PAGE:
Finishing up business: A journey from setback to success


Caitlin Crome

The state dance team is nothing but smiles as the members and coaches pose with their two first place trophies.

Grace Halupnik, Lead Editor

With all eyes watching at the ISDTA state dance competition, the Platinum Dance Team took the stage with one unified thought on their minds: unfinished business. 

Each year, Pleasant Valley’s Platinum sets their sights on the highest achievement possible with the goal of obtaining state titles in both pom and jazz dance categories.  The past four years, however, they have fallen short of this accomplishment.

Last year’s state competition stung especially painfully when Platinum came home completely empty-handed of either dance title.  Worse, they were only short of both by less than a point. “Last year was a tough one to swallow. We were so proud of our performances, but sadly the judges disagreed,” said senior team captain Hannah Lederman.

But instead of letting the results deter their efforts, the disappointment fueled Platinum’s fire. 

“Last year’s results really motivated the team to work our hardest this season to try to accomplish our goal of being double state champs,” said senior Noel Pearson. For Lederman, Pearson and the other senior members, their motivation was all the more charged by the fact that this was their last chance to compete at state. 

This drive for victory manifested itself in the team’s motto for the season: unfinished business. With these two words echoing through each member’s mind, the phrase stood as a constant reminder that last year’s results were not indicative of this season’s. “Finished business to me means that, as a team, we worked as hard as we could to accomplish the goal we set at the beginning of the season,” said Pearson.

Platinum’s goal of success was not evident in just their motto; it was also demonstrated through the time and effort put into each practice. The team practiced and perfected their state dances each week, starting in July. As Lederman put it, “There are no breaks during state season.”

But what made their efforts even more noteworthy was how their motivation never plateaued as in years past. “During the season we normally reach a time where motivation drops, but we made sure to work past it this year,” said Pearson.

Lederman agreed. “It is always hard to stay motivated throughout the season, but we all were so determined this year to prove them wrong that we rose to the challenge and kept our motivation high,” she said. Lederman attributed her ambition to the fact that she had been working toward the goal of double state titles since her freshman year.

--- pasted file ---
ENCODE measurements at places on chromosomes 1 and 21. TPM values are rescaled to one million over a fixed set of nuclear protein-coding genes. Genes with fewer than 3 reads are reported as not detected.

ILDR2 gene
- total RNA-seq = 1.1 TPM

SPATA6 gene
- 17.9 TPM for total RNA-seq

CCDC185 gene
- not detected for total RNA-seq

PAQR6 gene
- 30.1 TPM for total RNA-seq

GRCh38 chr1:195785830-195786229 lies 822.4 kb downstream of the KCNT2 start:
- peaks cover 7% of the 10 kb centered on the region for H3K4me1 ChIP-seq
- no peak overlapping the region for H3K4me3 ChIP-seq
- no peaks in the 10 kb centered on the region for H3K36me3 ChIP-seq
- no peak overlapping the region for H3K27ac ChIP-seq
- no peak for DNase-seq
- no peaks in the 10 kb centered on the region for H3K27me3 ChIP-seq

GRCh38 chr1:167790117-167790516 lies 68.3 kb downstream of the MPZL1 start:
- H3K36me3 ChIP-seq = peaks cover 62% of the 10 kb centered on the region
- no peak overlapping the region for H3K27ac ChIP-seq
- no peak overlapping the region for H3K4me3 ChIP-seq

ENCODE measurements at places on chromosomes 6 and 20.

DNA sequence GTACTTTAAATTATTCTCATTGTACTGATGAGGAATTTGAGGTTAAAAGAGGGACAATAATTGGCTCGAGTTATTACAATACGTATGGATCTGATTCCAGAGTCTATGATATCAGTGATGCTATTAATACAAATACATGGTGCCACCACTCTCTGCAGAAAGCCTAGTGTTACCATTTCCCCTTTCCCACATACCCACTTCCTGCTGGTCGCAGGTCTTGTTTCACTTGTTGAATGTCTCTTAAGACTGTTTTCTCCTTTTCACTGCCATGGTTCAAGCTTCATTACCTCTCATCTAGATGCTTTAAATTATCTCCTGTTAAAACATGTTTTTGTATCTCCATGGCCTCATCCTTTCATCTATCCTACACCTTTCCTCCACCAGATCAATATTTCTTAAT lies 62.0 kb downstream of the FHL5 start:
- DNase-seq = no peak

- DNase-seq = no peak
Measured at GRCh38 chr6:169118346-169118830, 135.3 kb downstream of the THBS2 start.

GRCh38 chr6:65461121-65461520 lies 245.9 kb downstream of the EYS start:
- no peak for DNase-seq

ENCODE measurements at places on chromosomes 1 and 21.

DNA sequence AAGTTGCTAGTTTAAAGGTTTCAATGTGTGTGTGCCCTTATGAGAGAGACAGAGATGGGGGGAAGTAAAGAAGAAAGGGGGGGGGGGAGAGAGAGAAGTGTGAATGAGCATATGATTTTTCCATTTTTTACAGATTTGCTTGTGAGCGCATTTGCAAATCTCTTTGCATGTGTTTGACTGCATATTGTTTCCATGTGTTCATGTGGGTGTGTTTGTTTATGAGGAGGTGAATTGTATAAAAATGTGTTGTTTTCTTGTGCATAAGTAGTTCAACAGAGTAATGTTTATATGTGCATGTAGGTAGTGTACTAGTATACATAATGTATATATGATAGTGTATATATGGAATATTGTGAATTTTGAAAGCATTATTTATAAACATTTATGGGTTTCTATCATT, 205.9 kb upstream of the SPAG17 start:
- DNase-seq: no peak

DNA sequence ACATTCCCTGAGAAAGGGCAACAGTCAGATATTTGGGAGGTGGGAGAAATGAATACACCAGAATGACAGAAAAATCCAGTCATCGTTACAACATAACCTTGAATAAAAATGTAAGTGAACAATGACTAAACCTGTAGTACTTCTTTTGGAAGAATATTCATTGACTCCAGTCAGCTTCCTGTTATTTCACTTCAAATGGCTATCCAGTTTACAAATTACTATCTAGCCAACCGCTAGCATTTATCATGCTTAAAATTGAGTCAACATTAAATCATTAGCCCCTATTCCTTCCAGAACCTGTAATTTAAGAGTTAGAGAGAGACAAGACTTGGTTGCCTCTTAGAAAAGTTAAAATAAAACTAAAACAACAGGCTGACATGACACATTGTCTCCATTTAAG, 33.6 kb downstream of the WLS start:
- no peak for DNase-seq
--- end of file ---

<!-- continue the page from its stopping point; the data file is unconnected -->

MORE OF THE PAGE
Even the new faces on the team felt the unique energy and drive this season brought. Freshman and first-year varsity member Kylie Crome said, “Our team did not want to settle for just good, so we kept practicing and perfecting our dances.”

Despite the pressure and high expectations of the dancers, the extreme determination and energy put into preparing for the competition meant the team could go into the state performance with a sense of composed confidence. “I was surprised that the atmosphere was actually very calm backstage before we performed,” said Crome. “I could actually enjoy myself for my first experience at state instead of being stressed out.” This made the 2020 state dance competition all the more enjoyable. 

Yet in addition to confidence in their abilities, Platinum needed talent and skill in order to win two state titles. This year, Platinum possessed all three, and they were crowned 2020 Class VI State Champions in both pom and jazz. 

“I was speechless,” described Lederman.  “Accepting those trophies and bringing them back to my team was unimaginable–I am so lucky.” 

The whole team overflowed with emotions as they saw their hard work, effort, and talent come to tangible fruition in front of them. Pearson recalled being “in a state of shock because I couldn’t believe that it had come to the point where we actually accomplished our goal.” She was overwhelmed with the bittersweet feeling of making her last performance with her team her best one. 

The road to Platinum’s success the past four years was not easy, but it was well worth it. The memories and emotions will stay with members of Platinum as well as, more importantly, the lesson that failure is no excuse to quit and can instead be used to fuel success.